Opinion: Vermont’s end of life law is an example to be proud of

This week marks an important one-year anniversary of Vermont’s Act 39 — Patient Choice and Control at End of Life — becoming law. Citizens and legislators in our state worked for 10 years in an effort to ensure a right of choice for terminally ill patients.
My personal experience with my sister Nancy’s choice to hasten the end of her life under Oregon’s Death with Dignity law compelled me to work for this legislation in Vermont. I attended committee discussions and floor debates in the Vermont House and Senate. I testified at the public hearing in Montpelier, as well as before the House Human Services Committee. I appeared in radio and television spots. I was interviewed by reporters in Middlebury, Montpelier, Burlington, Montreal and Washington, D.C. I shared details of my sister’s journey and how our supportive family and friends accompanied her throughout. Hers was a beautiful death on a sunny spring day in Portland, Ore., five years ago.
The work of many, both those in favor of the legislation and those opposed, was accomplished through our state’s democratic process. The outcome has given all Vermonters an additional choice among those already available for end of life care.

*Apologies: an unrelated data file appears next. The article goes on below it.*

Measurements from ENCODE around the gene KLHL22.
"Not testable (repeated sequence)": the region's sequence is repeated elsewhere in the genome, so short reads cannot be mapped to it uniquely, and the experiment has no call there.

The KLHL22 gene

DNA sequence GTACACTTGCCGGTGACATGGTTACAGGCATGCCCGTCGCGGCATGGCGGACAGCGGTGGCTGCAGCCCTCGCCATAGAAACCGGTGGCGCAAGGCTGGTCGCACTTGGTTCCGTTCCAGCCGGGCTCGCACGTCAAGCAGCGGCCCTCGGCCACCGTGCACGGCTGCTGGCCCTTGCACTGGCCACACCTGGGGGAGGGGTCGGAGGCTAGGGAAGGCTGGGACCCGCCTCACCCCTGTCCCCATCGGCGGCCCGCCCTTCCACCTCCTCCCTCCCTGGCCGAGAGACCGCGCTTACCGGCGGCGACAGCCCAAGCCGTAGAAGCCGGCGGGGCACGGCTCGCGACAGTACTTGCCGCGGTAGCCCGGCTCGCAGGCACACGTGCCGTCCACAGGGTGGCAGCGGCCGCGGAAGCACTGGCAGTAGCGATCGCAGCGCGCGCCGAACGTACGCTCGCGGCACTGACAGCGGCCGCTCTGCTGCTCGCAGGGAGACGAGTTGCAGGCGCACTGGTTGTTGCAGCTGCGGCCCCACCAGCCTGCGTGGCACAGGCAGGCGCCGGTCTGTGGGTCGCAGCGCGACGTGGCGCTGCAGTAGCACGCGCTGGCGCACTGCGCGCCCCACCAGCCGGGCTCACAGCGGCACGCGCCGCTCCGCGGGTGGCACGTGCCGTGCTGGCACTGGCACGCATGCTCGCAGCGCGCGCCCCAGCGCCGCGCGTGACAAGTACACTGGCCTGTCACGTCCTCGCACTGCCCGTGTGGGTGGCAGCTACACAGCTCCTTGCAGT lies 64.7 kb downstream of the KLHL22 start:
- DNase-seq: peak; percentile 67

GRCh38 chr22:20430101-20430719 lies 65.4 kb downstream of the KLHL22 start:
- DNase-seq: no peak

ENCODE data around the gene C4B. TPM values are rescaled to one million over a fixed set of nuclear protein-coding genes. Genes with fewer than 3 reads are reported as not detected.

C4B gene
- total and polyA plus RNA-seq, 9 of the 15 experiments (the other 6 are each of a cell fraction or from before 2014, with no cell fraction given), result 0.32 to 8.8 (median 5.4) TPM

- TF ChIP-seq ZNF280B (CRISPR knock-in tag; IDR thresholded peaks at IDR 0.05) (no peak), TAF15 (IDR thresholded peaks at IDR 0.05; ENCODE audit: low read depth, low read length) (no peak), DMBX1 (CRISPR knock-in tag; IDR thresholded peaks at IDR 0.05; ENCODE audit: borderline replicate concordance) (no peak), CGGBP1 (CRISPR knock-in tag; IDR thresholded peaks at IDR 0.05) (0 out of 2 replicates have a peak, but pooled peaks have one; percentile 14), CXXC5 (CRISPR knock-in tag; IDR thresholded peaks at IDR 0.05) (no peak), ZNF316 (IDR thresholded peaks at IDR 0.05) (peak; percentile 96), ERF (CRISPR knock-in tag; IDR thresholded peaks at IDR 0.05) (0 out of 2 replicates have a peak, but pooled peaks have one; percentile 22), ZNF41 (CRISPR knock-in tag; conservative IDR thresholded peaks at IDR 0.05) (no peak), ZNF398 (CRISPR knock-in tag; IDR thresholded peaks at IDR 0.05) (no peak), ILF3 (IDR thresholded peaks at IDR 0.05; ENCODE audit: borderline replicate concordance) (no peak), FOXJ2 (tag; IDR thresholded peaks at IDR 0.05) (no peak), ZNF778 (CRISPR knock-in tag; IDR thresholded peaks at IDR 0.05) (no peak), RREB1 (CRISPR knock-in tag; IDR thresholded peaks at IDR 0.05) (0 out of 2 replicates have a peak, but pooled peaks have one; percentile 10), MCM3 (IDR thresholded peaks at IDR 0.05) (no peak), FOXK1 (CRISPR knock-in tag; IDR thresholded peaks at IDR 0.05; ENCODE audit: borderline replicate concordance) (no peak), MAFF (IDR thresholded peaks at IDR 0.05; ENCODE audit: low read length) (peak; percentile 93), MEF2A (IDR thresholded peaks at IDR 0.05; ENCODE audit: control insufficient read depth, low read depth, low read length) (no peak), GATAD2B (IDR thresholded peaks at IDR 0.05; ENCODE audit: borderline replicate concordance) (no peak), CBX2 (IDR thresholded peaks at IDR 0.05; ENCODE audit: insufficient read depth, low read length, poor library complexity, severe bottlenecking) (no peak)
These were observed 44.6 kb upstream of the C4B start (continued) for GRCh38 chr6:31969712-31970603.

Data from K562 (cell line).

In my view, the most important aspect of this law remains the overriding reality that each person should have the right of choice as to how their life may come to a reasonable and peaceful end. I believe this ability to choose is what we wish for those we love and most importantly, for our own selves.
Vermont’s actions have shown the way for others across our nation. An increased operative awareness of death, palliative care and use of hospice has been present. This law is not one of forcing an undesired action. This law’s process and safeguards are present for those who are terminally ill and choose to hasten the end of life.
The passage of this law reflects pure Vermont effort. It exists for the benefit of all. It brings comfort to those who are facing or already living with declining health.
I am proud to live in a state where citizens can exercise their legal right of choice.
Marnie Wood

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